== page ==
Monday, June 21, 2010

Battlefield Philanthropist

Sixty-six years ago, on June 12, 1944, Private Ainsworth went ashore in Normandy with the Battalion of the East Lancashire Regiment. He was one of two members of his company who didn’t get killed. A German artillery shell landed nearby and he was injured seriously enough to be discharged. I have never met Mr. Ainsworth, but I’ve seen a picture of him. I counted two arms, two legs and two eyes. It sounds to me like the Krauts did not hit anything TOO important. Apparently, Private Ainsworth got what Americans call a Million Dollar Wound. He fathered three children and had a career teaching school. His third child, Philip, managed to get a degree from Hereford College and married an American gal who was studying at Oxford in 1977 as part of The Ohio State University’s summer program. I was Phil’s best man when he got married March 18, 1978, thirty-two years ago. Way to go, Phil and Diane.

I’ve heard a few stories about what Private Ainsworth went through in those days in Normandy. I understand that he was an athletic bloke whose specialty was sneaking up behind German soldiers, grabbing them by the helmet and taking them prisoner. This, no doubt, made him very popular with his battalion’s intelligence officer, since he brought in good sources of interrogation.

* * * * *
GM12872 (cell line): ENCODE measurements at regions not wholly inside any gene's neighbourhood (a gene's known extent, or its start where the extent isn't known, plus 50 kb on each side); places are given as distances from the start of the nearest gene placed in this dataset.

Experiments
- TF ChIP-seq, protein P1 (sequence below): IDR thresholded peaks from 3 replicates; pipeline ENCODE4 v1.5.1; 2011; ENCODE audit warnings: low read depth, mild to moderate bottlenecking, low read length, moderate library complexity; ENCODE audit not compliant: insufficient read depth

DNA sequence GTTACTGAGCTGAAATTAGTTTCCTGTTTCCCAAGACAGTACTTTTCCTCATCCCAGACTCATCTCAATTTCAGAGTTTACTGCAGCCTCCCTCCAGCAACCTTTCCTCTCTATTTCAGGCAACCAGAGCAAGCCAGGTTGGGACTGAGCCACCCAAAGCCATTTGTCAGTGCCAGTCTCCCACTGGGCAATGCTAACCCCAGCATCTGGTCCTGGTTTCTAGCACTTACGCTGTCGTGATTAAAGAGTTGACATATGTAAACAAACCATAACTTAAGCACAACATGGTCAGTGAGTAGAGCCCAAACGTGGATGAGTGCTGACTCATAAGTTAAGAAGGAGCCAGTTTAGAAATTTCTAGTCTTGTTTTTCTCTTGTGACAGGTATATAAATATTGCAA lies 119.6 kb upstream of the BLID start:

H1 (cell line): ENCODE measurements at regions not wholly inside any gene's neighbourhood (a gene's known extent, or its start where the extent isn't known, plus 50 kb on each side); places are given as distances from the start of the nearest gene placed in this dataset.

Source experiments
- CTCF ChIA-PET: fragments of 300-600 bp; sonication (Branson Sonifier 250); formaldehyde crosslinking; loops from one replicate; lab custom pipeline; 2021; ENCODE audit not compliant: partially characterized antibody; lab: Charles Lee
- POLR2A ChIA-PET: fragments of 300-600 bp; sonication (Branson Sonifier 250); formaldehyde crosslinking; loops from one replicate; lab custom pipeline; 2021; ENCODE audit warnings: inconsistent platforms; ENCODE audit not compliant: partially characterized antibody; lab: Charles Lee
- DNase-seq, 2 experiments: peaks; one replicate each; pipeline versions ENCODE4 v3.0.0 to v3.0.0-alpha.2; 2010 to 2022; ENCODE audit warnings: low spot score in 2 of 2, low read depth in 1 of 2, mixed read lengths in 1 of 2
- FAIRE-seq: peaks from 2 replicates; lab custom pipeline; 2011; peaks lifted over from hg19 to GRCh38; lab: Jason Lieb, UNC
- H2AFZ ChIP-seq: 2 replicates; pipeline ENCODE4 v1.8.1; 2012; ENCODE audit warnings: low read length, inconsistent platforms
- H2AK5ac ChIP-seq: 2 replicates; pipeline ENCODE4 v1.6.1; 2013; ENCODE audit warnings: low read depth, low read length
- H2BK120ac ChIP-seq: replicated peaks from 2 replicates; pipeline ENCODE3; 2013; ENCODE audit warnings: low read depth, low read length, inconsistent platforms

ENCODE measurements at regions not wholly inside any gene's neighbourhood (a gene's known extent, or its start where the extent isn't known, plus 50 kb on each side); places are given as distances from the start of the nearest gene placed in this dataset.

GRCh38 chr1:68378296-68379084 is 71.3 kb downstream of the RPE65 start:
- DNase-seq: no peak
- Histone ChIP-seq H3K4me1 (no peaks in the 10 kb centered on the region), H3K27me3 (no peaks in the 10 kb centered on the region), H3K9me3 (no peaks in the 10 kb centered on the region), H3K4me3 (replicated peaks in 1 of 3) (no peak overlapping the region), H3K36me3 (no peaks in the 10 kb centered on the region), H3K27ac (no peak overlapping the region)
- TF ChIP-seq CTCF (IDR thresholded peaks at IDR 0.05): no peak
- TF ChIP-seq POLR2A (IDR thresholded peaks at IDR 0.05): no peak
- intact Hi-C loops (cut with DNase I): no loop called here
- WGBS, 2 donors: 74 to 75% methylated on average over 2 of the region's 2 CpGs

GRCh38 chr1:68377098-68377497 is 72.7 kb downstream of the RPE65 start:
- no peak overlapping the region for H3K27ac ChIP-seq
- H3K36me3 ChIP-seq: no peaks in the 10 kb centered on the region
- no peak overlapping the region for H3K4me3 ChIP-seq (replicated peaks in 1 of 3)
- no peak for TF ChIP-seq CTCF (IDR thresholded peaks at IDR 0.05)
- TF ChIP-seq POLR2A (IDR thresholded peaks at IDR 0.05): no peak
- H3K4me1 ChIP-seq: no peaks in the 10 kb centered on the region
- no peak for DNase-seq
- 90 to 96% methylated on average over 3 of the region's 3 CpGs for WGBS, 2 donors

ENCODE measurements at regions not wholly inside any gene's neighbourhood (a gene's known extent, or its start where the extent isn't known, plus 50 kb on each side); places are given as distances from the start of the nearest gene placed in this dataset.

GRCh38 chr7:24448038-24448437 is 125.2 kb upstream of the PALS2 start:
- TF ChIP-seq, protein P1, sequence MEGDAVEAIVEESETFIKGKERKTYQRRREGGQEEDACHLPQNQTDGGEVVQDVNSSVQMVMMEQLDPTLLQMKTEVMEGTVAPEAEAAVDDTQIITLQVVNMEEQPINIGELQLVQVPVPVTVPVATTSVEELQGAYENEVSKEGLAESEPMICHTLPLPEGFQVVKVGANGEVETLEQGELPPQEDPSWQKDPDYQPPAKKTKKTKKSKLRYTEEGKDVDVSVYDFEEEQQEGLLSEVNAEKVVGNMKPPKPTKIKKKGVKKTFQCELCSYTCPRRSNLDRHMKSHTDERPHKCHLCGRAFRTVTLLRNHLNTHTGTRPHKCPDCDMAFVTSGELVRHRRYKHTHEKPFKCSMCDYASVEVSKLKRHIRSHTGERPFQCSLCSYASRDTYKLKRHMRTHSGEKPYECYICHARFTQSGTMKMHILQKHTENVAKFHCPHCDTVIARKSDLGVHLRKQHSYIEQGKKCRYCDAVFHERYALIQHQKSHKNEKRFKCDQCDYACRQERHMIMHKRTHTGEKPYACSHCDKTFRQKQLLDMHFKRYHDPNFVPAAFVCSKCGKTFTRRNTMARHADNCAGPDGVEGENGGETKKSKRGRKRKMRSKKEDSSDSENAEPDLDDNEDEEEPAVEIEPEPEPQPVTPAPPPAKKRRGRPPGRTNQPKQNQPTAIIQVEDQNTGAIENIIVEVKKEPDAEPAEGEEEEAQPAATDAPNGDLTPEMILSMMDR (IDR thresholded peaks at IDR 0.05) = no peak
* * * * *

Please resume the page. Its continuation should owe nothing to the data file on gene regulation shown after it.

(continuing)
Forgive my slightly warped sense of humor, but it seems to me that Private Ainsworth was a real battlefield philanthropist. Imagine, if you will, what it must have been like in those days. People who have seen the film Saving Private Ryan might have some tiny inkling of the fighting that went on in Normandy. So if you were a German soldier, what present would you rather receive? A: all the tea in China B: All the gold in Fort Knox or C: an all-expenses paid vacation to Canada for the next year, where you would receive three hots and a cot with credit toward your pension? If any of the men Private Ainsworth took prisoner cursed their luck, there are several thousand men buried in Normandy who would love to trade places with them.

It occurred to me one Christmas that some of those German soldiers are still alive, telling stories to their great-grandchildren, who would never have been born but for Private Ainsworth’s courage. (And inadvertent battlefield philanthropy.) I doubt if any of those ungrateful Kraut bastards ever sent Ainsworth a Christmas card. Well, nevermind. If they won’t, I’m writing him a tribute right now. Congratulations, Mr. Ainsworth, on surviving Normandy and being around to celebrate the sixty-sixth anniversary. Best wishes from America.

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